Comparison of Results

The following tables project the growth of traffic to the site (measured in user sessions) if nothing is done and if the assumptions we made in the previous paragraphs hold, compared to the growth in traffic if the SEO project is undertaken and if those assumptions hold.

Without SEO Project
Month % SE Referrals New Visitors Total Visits
0 5 800
1 5 35 818
2 5 36 854
3 5 38 873
4 4 39 911
5 5 40 933
6 5 41 972
7 5 43 996
8 5 44 1038
9 5 46 1064
10 5 47 1108
11 5 49 1136
12 5 50 1180
Total 12685
With SEO Project
Month % SE Referrals New Visitors Total Visits
0 5 800
1 6.25 44 844
2 7.5 56 878
3 8.75 68 940
4 10 83 995
5 11.25 99 1080
6 12.5 119 1163
7 13.75 141 1281
8 15 170 1403
9 16.25 201 1567
10 17.5 242 1746
11 18.75 289 1976
12 20 349 2239
Total 16912

Comparing the two tables, you can see that implementing the $2,500 Search Engine Optimization project increased traffic to the site by 4,227 user sessions over the course of the year. That figure together with our earlier assumptions lets us calculate the project ROI. We assumed that 5%, or 211, of those visitors would submit an email form, and that the sales force would close 5% of those email generated leads, for a net increase in sales of 10 (10.55 actually, but we'll round down). At $1,000 per sale, that results in $10,000 in increased revenue and a gross profit of $5,000.

The initial $2,500 investment returns $5K, realizing an ROI of 100%.

That is a substantial return, and a realistic one because the assumptions used throughout the calculation fall well within the ranges we have seen with our clients. We don't guarantee this kind of return, but we see them often.

Next, we'll calculate ROI on a banner advertising campaign, again using realistic assumptions gathered from our client's experience and industry rules-of-thumb, and we'll compare those returns with this one.

A Typical Banner Ad Campaign

We just ran through a Return on Investment calculation for a $2,500 Search Engine Optimization project applied to the Website of a small service business. Using realistic (though fictional) assumptions, we calculated an ROI for that project of 100%.

Now, we'll figure the ROI for a banner-advertisement campaign, an alternative way to promote a Website. We'll again use typical numbers, and again will indicate why we chose particular assumptions so that you can adapt these calculations for your particular case.

We start with a $2,500 budget.

At the typical price of $10/CPM, the $2,500 budget will buy 250,000 page views of your ad. With click-through rates at 0.5% (that is a generous figure--the average rate is now well below that), those quarter-million ad-views will result in 1,250 new visitors to your site (250,000 X .005).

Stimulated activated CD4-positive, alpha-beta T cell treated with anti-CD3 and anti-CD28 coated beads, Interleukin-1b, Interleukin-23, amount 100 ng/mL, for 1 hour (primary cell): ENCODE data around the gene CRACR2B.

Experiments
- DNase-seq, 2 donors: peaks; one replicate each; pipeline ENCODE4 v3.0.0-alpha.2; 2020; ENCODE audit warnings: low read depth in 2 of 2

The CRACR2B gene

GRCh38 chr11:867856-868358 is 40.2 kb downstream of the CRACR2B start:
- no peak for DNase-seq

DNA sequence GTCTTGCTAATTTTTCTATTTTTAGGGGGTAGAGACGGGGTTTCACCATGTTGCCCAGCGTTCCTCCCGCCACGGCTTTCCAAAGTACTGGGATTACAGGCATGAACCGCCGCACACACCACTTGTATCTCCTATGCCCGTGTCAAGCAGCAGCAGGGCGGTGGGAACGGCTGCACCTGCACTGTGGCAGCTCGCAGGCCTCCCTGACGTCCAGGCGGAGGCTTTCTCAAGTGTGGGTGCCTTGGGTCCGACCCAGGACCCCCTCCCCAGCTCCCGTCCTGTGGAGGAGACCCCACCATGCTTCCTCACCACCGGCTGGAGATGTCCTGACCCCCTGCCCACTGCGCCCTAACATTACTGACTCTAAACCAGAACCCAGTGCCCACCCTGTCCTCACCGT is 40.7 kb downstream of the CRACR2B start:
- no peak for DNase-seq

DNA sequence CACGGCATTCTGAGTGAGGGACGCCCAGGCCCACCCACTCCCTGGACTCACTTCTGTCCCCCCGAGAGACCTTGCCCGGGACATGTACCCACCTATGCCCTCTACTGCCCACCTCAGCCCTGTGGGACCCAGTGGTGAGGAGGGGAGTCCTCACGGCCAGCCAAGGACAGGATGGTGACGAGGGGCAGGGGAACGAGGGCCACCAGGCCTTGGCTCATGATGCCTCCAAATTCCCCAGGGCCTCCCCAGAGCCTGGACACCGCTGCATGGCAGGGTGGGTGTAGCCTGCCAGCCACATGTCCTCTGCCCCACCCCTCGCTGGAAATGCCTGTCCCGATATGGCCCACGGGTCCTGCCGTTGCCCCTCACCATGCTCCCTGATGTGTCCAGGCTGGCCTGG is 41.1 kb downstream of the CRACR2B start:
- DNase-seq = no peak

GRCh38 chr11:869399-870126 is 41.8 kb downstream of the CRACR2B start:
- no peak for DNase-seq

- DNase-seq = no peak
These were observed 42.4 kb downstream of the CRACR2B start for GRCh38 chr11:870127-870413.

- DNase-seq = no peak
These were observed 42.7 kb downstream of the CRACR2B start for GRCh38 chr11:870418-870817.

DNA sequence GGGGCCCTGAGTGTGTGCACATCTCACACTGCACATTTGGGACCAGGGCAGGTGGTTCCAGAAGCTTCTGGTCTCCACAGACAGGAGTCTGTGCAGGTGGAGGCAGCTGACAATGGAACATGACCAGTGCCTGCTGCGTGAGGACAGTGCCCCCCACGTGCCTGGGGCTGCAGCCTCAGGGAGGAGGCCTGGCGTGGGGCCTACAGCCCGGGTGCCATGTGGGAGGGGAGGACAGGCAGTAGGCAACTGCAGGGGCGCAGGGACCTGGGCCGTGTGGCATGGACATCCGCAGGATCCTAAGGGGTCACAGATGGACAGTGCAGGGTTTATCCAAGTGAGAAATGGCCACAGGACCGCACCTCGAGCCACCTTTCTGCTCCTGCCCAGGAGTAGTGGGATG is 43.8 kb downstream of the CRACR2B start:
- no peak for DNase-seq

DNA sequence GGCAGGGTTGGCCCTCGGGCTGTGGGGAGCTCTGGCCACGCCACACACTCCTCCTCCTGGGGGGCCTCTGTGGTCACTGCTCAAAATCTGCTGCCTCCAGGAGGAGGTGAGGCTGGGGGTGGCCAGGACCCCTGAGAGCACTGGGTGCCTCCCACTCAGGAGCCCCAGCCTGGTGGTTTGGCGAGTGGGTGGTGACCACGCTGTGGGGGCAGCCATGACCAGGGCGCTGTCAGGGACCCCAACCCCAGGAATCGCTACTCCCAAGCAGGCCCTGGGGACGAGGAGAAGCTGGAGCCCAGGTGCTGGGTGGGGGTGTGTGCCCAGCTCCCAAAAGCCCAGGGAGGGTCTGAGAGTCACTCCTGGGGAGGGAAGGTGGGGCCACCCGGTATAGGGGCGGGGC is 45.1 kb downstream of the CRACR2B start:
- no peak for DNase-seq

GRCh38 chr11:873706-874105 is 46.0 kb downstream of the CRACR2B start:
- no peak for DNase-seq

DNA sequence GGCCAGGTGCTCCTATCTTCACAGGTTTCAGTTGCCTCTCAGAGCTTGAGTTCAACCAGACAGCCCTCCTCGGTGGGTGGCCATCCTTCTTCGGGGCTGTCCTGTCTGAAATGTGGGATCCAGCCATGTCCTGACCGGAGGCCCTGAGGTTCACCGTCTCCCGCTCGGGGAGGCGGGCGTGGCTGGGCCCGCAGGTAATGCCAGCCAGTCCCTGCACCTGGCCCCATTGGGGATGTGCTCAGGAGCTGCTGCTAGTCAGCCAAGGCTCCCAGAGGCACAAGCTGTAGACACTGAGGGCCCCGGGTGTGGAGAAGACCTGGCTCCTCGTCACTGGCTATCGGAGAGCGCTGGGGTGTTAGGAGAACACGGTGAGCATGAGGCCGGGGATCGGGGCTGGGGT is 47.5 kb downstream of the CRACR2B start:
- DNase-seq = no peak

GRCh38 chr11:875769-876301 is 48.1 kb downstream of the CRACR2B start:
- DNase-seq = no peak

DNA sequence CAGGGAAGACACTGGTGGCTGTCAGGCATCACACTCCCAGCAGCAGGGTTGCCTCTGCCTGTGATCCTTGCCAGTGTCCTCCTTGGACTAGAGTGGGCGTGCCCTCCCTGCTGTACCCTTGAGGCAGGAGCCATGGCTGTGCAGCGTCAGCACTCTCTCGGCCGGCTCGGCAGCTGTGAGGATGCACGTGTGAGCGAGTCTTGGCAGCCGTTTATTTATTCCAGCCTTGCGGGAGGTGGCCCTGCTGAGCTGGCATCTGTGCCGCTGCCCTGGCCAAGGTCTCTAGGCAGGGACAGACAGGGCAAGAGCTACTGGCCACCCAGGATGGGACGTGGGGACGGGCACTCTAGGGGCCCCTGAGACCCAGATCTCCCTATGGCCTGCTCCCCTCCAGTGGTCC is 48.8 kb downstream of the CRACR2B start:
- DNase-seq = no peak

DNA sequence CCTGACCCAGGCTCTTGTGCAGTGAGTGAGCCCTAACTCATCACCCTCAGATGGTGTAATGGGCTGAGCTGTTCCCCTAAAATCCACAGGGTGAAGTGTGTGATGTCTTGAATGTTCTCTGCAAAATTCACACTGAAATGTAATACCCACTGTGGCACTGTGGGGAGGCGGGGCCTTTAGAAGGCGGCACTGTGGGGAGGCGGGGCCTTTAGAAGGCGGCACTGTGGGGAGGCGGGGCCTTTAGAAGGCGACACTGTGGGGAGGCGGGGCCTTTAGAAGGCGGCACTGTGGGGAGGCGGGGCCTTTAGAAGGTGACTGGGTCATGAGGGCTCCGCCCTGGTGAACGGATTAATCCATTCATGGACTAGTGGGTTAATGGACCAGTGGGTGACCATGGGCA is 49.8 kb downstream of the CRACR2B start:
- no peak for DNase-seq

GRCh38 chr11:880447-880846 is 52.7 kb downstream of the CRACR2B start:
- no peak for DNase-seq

Using the same assumptions as in the SEO calculations, we'll figure that 5% of the visitors to the site will end up as qualified leads and the sales force will close 5% of those leads. Then we can calculate the following:

  • 250,000 = number of ad views
  • 1,250 = number of new visitors (250,000 ad views X 0.5% click-through rate)
  • 63 = number of new qualified leads (1,250 X 5%)
  • 3 = number of new sales (63 X 5% close rate)

Those 3 new sales will generate revenue of $3,000 (3 X $1,000) and profits of $1,500 ($3,000 revenue X 50% gross margin). Subtracting the $2,500 campaign cost, the project loses $1,000. Compare this to the $5,000 profit resulting from the SEO project on the previous page.

The Return on Investment values for the two projects are:

  • SEO = 100%
  • Banner-ad = -40%

Obviously, in this scenario the SEO project offers a far better investment of the promotional budget than the banner-ad campaign.

We took considerable care to make all of our assumptions in these calculations realistic, and to ensure that they accurately reflect current data regarding Web advertising and SEO promotion. We didn't tweak them to give us the desired results because we didn't need to; our initial set of assumptions resulted in calculations that showed SEO to have clear advantages over a banner advertisement campaign.

Had it come out the other way, you wouldn't be reading this, and we'd be looking for a new line of work. However, we want to point out that "typical" calculations of this kind have no relevance whatsoever for your particular business. You'll have to do the calculations yourself, using data from your own business, to optimize your promotion investments.

For a quote, a question or just to shoot the breeze: